Have you watched the movie “The King’s Speech”? If you have not, it’s based on the true story of King George VI, who had a severe stutter. The King sought help from a speech therapist named Lionel Logue in the 1920’s. Together they worked hard in treatment, and as a result the King succeeded in reducing his stutter. He eventually addressed the nation, delivering a speech that marked a historical moment: Britain declaring war on Germany, later WWII. If you are a teen or adult who stutters, the thought of delivering a speech to anyone, let alone a whole country, might sound impossible! Yet there are adult stuttering treatment approaches that have been researched, with evidence that they reduce stuttering.

There are adult stuttering treatment approaches that have been researched, with evidence that they reduce stuttering.

Stuttering is Complex!

Speech pathologists know that stuttering is not just about the words that come out of your mouth. Recent research tells us that stuttering can influence a person’s self-identity. It can affect work, friendships, and relationships (Connery, McCurtin, & Robinson, 2019).

Identity– while some people may have come to accept the stutter as part of their identity, many have developed a negative self-image due to their stutter. Your stutter may seem inevitable, but research says otherwise.

Occupations and relationships – communication is important in just about any job. It is through communication that we relate to others. Stuttering can be a barrier to efficient communication and can impact many aspects of daily life.

Reactions of others– negative reactions of others might lead a person who stutters to avoid certain situations.

The negative impact of stuttering on one’s life means that adult stuttering treatment must take a holistic approach. The Camperdown Program is our preferred treatment program. As part of this treatment we measure your anxiety in different situations. We often work in a team with psychologists, to help you address any unhelpful thoughts and beliefs you have about your stuttering.

What adult stuttering treatment actually looks likeCommunication therapy

Here’s a fun fact: Lionel Logue’s methods were never documented (or found) and his exact approaches are not known. They were also probably not researched or based on evidence. So, if you questioned the approaches used in the movie, rest assured, the ones used by speech pathologists today are not the same.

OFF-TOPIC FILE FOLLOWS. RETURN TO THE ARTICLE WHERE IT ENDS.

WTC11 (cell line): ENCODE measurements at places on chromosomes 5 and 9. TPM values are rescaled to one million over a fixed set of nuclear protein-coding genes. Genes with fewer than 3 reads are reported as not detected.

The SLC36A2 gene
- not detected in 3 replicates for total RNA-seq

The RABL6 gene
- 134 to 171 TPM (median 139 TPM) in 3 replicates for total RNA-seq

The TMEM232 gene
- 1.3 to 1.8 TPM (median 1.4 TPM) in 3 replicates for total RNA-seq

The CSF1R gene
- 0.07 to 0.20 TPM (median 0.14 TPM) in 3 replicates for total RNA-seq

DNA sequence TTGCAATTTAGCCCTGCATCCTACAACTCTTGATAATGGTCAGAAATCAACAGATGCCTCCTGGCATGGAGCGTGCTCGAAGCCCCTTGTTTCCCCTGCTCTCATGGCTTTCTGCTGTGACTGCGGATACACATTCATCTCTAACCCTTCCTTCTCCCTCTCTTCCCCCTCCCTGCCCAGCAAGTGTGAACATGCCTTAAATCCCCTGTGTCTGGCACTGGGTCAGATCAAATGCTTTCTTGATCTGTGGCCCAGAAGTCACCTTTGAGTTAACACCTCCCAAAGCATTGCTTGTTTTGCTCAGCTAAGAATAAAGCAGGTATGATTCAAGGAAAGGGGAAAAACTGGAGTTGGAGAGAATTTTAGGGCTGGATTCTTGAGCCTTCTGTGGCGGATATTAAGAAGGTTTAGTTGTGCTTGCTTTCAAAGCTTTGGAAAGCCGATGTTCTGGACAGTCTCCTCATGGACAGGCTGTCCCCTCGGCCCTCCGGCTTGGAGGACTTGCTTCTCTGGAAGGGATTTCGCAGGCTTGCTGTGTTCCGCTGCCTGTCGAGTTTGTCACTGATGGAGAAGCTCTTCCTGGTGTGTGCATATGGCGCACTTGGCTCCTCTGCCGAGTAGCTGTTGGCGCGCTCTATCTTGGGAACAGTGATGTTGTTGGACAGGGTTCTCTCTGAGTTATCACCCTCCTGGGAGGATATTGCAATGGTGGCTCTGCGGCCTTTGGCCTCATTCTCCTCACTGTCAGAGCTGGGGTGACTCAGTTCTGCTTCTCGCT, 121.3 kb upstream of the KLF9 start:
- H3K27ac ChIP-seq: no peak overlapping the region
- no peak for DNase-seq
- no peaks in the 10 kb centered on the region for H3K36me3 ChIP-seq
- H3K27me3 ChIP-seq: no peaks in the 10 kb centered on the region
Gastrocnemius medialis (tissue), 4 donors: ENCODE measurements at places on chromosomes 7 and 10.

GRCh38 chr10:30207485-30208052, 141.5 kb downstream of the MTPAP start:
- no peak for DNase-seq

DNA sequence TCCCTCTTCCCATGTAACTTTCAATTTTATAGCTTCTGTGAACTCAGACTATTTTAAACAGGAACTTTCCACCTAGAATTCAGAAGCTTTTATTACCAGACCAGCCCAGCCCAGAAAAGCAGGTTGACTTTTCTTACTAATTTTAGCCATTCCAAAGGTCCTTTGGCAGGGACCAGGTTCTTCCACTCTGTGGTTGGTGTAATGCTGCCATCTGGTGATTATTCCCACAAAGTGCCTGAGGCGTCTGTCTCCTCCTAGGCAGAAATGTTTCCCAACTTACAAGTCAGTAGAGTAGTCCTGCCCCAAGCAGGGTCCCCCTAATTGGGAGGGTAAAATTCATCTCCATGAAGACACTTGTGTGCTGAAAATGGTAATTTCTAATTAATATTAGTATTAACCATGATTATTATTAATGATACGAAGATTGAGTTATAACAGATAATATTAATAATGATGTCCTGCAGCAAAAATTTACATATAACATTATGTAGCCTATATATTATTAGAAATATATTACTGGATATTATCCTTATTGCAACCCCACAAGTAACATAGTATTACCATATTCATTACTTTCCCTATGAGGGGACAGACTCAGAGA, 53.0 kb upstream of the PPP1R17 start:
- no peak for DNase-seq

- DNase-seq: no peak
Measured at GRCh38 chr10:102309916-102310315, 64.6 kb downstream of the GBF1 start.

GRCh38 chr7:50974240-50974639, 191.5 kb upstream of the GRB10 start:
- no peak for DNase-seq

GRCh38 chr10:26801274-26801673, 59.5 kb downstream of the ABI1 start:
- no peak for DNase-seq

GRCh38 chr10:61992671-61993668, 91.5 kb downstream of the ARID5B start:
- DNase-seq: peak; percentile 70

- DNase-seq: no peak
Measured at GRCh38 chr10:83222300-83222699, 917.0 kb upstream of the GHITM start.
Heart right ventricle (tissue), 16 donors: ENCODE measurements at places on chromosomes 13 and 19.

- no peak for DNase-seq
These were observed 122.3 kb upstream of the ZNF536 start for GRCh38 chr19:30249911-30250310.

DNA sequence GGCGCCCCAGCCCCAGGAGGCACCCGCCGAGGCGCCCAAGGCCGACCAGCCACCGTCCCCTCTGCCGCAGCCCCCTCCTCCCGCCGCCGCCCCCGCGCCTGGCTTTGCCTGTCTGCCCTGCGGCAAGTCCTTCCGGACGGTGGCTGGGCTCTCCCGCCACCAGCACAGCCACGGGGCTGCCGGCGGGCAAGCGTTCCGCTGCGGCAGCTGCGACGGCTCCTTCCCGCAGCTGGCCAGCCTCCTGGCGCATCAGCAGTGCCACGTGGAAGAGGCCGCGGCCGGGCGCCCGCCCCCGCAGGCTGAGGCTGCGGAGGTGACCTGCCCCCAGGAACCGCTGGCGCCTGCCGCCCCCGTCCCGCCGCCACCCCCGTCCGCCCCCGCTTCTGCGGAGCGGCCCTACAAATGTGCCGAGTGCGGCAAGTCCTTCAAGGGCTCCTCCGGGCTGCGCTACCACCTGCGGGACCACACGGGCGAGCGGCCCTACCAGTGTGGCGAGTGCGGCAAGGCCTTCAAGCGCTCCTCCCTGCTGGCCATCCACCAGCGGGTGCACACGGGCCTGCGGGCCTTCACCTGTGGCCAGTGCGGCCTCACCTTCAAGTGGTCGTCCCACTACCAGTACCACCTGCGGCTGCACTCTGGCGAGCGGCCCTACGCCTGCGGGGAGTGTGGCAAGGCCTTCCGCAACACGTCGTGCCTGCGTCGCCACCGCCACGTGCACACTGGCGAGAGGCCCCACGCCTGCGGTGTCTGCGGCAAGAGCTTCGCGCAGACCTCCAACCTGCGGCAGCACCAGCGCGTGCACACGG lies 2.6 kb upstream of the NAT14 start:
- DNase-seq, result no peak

Adult stuttering treatment using the Camperdown Program aims to restructure speech. By that I mean it starts off by teaching slow, exaggerated speech, and eventually reduces stuttering in everyday situations.

Many adults report stuttering to be linked to their emotions; when they are relaxed they stutter less or not at all, and when they are anxious their stuttering becomes worse. The Camperdown Program aims to target stuttering in a variety of contexts and with different communication partners. For example, if you have problems ordering food because it makes you anxious and sends your stuttering through the roof, we will go to the cafe and practice ordering a coffee. Putting therapy into context makes it more fun and helps us to achieve “real life” outcomes.

If you are an adult living with stuttering and our adult stuttering treatment approach sounds like it would be beneficial to you, please reach out. I can tell you more about the services I provide and how I can help you reduce your stutter!


  1. Connery, A., McCurtin, A., & Robinson, K. (2019). The lived experience of stuttering: a synthesis of qualitative studies with implications for rehabilitation. Disability and rehabilitation, 1-11.
  2. O’Brian, S., Carey, B., Lowe, R., Onslow, M., Packman, A., & Cream, A. (2018). The Camperdown Program stuttering treatment guide. Retrieved from the University of Technology Sydney website: https://www.uts.edu.au/sites/default/files/2018-10/Camperdown%20Program%20Treatment%20Guide%20June%202018.pdf
  3. Australian Stuttering Research Centre: https://www.uts.edu.au/research-and-teaching/our-research/australian-stuttering-research-centre

Many thanks to Saajida Bhorat, Student Speech Pathologist, for her significant contribution to this article.